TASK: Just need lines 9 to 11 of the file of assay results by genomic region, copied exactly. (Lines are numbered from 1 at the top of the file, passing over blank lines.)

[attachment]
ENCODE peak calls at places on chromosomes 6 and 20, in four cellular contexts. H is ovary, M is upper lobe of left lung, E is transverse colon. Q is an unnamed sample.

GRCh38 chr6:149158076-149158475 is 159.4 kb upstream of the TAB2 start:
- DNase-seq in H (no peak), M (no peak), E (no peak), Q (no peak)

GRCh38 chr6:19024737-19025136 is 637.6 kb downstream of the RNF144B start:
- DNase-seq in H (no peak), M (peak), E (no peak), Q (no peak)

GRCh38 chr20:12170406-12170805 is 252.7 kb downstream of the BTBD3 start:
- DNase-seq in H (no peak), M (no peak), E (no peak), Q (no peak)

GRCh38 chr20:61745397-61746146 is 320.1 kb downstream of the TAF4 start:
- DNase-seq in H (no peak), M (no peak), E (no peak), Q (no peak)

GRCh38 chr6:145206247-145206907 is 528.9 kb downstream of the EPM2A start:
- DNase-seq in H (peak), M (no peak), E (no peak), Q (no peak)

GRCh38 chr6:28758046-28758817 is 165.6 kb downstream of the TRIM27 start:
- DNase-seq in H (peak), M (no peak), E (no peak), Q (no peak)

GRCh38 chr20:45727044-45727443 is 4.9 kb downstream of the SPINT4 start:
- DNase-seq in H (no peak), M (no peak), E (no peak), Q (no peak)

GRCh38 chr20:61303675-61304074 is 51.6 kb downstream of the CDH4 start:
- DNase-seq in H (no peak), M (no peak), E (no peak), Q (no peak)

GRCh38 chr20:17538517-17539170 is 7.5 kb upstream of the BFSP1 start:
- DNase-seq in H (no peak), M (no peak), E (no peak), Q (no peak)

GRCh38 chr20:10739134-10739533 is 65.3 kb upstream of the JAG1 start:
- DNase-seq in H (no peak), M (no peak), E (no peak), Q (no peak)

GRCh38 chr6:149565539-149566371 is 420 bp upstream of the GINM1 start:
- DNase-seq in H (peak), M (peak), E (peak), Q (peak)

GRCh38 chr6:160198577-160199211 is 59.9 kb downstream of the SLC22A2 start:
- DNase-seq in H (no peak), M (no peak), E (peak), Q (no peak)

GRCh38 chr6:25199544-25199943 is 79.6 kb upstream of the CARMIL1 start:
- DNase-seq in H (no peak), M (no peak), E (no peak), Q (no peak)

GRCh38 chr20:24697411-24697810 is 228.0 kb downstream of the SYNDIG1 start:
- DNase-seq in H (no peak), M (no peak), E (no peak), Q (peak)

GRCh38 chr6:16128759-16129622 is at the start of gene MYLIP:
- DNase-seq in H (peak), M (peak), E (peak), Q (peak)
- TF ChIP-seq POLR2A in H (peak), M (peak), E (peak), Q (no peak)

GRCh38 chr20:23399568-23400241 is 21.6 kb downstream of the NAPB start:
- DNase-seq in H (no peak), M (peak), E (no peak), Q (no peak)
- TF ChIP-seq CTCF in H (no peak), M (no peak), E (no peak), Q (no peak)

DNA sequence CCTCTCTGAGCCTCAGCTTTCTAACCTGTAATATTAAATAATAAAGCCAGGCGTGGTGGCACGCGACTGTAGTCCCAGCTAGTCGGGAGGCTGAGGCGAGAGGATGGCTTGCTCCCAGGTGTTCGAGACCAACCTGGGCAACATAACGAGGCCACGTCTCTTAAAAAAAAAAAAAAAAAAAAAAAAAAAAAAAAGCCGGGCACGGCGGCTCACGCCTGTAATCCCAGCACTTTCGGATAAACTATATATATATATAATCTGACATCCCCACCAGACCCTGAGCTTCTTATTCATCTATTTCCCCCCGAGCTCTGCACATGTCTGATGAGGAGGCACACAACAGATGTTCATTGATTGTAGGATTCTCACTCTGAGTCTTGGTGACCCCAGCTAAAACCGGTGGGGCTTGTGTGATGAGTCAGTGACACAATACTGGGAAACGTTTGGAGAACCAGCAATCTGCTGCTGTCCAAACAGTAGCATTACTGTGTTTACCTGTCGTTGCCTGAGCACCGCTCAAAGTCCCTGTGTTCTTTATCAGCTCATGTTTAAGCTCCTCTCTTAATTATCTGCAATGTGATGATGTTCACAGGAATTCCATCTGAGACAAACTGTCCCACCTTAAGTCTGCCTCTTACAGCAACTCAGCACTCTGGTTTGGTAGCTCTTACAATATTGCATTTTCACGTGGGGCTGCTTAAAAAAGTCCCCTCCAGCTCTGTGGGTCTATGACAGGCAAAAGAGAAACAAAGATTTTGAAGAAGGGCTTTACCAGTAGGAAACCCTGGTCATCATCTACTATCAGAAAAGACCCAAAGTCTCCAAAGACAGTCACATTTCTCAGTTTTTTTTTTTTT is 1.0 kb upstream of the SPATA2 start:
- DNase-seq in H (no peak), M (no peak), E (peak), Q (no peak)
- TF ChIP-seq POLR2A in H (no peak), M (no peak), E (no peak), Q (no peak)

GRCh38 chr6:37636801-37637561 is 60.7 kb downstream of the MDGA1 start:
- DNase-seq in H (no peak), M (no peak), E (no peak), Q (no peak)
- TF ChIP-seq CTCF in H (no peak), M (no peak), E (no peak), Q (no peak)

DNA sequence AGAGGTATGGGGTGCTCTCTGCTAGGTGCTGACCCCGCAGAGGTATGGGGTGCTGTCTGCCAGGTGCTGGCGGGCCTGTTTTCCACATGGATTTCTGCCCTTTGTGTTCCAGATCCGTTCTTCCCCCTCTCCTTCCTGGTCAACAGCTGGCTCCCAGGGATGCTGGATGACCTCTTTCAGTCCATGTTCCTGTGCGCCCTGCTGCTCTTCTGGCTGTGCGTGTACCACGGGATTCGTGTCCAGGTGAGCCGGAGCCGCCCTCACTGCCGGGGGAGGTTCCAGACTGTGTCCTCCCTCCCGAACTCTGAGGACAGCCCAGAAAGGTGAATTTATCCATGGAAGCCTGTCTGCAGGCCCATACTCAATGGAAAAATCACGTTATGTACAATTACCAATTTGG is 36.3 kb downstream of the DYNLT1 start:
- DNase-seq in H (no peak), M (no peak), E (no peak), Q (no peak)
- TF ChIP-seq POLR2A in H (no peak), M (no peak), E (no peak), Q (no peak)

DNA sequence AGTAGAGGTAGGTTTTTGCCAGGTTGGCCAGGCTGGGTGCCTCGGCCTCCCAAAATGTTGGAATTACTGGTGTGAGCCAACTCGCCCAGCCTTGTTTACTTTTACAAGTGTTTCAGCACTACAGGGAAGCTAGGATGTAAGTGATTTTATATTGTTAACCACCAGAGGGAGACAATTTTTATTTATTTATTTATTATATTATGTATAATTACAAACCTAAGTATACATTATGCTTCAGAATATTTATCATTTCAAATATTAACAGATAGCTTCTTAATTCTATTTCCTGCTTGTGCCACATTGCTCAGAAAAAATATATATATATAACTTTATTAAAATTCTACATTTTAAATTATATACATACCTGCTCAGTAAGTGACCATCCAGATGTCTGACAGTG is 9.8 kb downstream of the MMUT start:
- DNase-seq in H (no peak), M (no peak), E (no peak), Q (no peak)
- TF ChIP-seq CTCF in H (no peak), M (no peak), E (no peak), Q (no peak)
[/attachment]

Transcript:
- DNase-seq in H (no peak), M (no peak), E (no peak), Q (no peak)

GRCh38 chr6:145206247-145206907 is 528.9 kb downstream of the EPM2A start:
- DNase-seq in H (peak), M (no peak), E (no peak), Q (no peak)